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Could you go

from man to man among them, and ask of each the question-Do you desire to be free?—from very many, and these the best and most thoughtful of them, you would receive a decided answer in the negative, and I speak what I know when I say this. From others you would receive a different answer. But sit down, now, and question them, for the purpose of ascertaining what is the idea they attach to the word freedom, and in ninetynine cases out of a hundred you will find that the only idea of freedom they have is the idea of exemption from labour. But is exemption from labour freedom? Or, can any one confer such freedom as this upon man, until the work of human redemption is complete, and the Son of God has rolled back the curse laid upon

man sinning" in the sentence, “ In the sweat of thy face shalt thou eat bread, till thou return unto the ground; for out of it wast thou taken : for dust thou art and unto dust shalt thou return ?"

In confirmation of the above statement, let me call your attention to the two facts, apparently contradictory, which it alone explains. (1) That our slaves are the most contented, cheerful class of labourers on the face of the earth, and (2) That the fugitive slaves in the Northern States and Canada are the most idle and worthless class in the communities to which they have gone.

II. A second error respects the rights of the slave race in our country.

1. Whatever may be affirmed respecting human rights in the abstract, practically, no man has a right to that which he is incapable of using with benefit to himself and safety to society. Or, apply. ing this general principle to the case before us—in the words of Dr. Hodge, as quoted by you in your first Letter—“the right to personal liberty is conditioned by the ability to exercise beneficially that right.Îf then the slave race among us do not possess the ability“ to exercise beneficially the rights” of freemen—and I know that you will agree with me that such is the fact at the present time—it follows that their present slavery involves no violation of any right of theirs to freedom, for they have no such right. Do not say this reasoning involves the perpetuity of slavery. The right to personal freedom, and the right to such improvement as may ultimately fit them for freedom, are entirely different things ; and with perfect consistency, I deny the one, whilst I fully admit the other; and before I close this letter, I will show you just how I think their claim under the last-mentioned right is to be met and satisfied.

2. The right to labour”-in the true sense of that much-abused expression that is, the right of every one willing and able to earn a living, to have that living, is a common right, belonging to every man, and a right which cannot be forfeited, excepting by such crime as forfeits life itself. So reason teaches ;-80 teaches the word of God,—“And God said, Behold, I have given you”-i. e. Adam, our common parent—"every herb bearing seed, which is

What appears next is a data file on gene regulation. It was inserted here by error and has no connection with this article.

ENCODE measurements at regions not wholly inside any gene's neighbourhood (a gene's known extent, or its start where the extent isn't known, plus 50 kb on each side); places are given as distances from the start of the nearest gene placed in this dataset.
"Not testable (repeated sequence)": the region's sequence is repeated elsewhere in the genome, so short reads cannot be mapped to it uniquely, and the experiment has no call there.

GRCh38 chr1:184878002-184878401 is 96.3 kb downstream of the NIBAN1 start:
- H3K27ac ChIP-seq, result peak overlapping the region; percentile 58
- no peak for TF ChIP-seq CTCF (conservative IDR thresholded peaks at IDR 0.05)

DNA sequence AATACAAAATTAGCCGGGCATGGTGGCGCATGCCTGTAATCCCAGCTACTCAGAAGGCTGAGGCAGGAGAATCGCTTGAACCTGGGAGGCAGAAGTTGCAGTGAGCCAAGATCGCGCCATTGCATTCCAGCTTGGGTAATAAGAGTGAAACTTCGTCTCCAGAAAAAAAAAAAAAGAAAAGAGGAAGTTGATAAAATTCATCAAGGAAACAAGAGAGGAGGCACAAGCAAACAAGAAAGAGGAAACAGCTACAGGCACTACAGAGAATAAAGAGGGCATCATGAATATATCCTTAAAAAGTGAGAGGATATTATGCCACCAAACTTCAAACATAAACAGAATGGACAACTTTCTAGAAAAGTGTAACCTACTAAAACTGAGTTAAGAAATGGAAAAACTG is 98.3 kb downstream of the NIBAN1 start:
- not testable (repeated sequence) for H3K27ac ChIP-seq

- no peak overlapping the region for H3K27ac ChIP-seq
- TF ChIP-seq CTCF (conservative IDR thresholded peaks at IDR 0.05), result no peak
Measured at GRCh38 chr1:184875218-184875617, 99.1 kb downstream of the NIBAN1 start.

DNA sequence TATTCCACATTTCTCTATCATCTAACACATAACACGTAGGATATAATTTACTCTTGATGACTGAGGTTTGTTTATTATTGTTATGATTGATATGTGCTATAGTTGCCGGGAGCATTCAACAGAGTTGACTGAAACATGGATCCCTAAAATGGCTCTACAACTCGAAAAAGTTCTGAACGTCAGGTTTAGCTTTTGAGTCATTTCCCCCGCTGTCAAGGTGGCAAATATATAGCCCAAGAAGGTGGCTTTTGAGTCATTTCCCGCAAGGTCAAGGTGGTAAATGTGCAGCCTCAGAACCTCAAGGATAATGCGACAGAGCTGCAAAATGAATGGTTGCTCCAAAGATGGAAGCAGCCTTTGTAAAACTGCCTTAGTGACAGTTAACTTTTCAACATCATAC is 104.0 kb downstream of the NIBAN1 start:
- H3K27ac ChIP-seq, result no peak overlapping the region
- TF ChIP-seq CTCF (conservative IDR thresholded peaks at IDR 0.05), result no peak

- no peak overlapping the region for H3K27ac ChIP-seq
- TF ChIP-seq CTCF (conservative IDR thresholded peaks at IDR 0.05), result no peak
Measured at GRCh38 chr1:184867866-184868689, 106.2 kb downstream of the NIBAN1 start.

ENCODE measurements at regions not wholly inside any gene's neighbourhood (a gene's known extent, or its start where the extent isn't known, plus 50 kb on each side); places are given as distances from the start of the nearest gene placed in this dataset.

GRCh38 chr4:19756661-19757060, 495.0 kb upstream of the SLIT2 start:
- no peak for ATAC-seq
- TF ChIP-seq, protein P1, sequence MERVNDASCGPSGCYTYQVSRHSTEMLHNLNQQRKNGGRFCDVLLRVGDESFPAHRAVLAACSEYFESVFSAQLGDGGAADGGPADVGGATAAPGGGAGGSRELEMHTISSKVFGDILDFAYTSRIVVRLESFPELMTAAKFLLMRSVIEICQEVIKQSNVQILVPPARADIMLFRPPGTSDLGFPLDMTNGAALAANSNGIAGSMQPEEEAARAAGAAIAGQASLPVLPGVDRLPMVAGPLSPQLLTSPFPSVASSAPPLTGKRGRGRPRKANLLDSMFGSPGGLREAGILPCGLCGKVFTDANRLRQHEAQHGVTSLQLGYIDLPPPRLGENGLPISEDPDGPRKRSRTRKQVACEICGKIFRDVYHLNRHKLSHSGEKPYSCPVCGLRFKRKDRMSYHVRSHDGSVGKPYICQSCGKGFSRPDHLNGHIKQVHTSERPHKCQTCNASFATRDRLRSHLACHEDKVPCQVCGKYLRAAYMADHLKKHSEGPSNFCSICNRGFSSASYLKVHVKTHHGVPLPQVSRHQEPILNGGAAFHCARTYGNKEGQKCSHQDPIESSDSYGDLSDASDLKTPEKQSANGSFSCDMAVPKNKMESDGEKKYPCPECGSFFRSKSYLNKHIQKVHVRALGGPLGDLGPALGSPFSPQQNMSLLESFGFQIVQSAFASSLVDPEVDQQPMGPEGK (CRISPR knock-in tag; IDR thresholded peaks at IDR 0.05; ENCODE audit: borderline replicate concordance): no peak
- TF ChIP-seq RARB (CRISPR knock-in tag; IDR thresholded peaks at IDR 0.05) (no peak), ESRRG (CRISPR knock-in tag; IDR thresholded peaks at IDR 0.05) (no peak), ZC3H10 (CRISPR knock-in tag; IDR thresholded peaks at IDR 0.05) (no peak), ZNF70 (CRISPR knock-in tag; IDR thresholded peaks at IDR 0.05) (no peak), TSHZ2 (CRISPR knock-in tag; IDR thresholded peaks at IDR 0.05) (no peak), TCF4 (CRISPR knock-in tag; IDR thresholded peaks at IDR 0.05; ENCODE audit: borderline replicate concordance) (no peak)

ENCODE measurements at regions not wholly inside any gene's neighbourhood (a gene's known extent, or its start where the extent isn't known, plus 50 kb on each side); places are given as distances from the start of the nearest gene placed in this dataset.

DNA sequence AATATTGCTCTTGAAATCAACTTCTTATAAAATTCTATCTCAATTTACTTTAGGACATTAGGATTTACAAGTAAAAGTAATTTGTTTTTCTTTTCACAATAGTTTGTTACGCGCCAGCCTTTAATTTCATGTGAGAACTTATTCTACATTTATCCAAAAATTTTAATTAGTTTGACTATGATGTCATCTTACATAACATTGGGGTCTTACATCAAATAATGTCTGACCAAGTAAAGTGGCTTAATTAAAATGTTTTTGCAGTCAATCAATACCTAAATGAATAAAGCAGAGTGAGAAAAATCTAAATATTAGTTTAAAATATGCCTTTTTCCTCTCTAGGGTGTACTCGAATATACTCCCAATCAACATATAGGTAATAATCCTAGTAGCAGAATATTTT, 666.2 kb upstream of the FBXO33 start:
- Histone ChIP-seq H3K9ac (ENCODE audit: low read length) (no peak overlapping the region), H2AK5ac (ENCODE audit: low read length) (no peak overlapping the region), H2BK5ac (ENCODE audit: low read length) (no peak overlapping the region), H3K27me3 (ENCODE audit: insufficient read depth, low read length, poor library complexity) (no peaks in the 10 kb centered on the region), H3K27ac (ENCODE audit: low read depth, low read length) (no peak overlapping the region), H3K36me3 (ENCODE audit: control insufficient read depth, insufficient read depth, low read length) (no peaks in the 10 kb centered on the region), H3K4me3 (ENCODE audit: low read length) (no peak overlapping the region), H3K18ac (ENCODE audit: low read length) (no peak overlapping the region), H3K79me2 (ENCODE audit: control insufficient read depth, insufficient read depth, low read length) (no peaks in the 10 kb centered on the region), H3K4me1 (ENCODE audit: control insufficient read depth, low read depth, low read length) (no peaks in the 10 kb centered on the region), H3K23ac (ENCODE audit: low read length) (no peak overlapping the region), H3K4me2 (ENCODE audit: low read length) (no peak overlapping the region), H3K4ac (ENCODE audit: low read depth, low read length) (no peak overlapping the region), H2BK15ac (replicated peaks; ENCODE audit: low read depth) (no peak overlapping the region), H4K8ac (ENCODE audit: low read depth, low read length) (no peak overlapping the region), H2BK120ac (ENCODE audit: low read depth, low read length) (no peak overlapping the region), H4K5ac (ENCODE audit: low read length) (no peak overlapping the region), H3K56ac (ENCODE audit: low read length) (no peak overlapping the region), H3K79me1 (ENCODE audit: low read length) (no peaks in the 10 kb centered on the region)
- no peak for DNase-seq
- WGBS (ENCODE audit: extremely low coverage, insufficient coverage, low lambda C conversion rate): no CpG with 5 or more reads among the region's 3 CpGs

upon the face of all the earth, and every tree, in the which is the fruit of a tree yielding seed; to you it shall be for meat” (Gen. 1:29, compare with 9:3). And every state of society which fails to secure this right, is vicious in so far as it fails. And every civil government which does not protect this right of the weak and poor, against the rich and powerful, is faulty in so far as it does not protect it. This right is one of the most precious temporal rights which the poor man has, for on this bis comfort and his very life depend.

This right is secured under the system of slavery which exists in our country to a poor, degraded race of labourers, not only better than it could be secured to the same race under a system of free labour, but better than it is secured to a more elevated race of labourers in Europe, under any of the systems which prevail among the civilized nations of the Old World. In this most important particular, a system of slavery, instead of interfering with man's right, secures it.

III. It is an error to attribute the suffering, and vice, and crime, apparent among our slaves, to their slavery.

Official returns show that the suffering, and vice, and crime, apparent among the portion of the African race in slavery in our country, are far less than will be found among the portion of their race in freedom. As well might we attribute the suffering and crime among the manufacturing population in England—and if we may believe the sworn testimony taken before commissions of Parliament, the amount of suffering, at the least, is greater there than here-to manufactures ; or the suffering and crime of the degraded portion of the white population in the Northern States to their freedom, as that among our slaves to their slavery.